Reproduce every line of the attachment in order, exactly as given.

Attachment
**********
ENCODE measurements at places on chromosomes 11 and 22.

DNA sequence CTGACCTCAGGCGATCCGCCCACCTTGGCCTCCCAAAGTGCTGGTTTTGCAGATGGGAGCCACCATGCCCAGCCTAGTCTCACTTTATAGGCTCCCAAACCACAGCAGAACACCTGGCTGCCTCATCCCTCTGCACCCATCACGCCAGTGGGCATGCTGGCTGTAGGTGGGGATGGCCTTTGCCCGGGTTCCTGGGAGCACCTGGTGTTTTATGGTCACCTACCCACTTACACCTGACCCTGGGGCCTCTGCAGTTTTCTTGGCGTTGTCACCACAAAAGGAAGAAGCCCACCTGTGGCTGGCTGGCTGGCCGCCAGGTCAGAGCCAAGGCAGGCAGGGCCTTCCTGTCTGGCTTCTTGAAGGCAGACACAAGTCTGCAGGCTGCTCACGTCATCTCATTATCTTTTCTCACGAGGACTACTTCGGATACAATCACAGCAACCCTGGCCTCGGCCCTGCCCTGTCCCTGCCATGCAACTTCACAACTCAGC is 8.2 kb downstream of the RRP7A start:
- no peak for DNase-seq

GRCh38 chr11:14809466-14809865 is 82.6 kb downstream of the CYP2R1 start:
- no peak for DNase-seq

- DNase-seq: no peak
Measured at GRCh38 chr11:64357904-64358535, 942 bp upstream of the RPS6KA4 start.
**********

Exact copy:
ENCODE measurements at places on chromosomes 11 and 22.

DNA sequence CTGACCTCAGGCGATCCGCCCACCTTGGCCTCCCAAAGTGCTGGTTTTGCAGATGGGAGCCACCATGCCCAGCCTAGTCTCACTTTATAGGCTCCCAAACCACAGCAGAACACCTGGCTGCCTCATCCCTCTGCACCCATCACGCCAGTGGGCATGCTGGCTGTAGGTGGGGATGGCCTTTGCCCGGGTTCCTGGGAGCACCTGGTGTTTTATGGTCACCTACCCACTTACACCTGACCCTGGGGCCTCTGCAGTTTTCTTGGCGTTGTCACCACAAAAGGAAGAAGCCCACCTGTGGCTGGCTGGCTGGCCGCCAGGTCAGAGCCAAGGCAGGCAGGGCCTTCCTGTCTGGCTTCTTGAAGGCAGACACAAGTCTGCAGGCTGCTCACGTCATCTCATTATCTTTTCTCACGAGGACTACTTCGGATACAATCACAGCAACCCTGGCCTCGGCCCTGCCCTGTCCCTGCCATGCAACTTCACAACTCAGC is 8.2 kb downstream of the RRP7A start:
- no peak for DNase-seq

GRCh38 chr11:14809466-14809865 is 82.6 kb downstream of the CYP2R1 start:
- no peak for DNase-seq

- DNase-seq: no peak
Measured at GRCh38 chr11:64357904-64358535, 942 bp upstream of the RPS6KA4 start.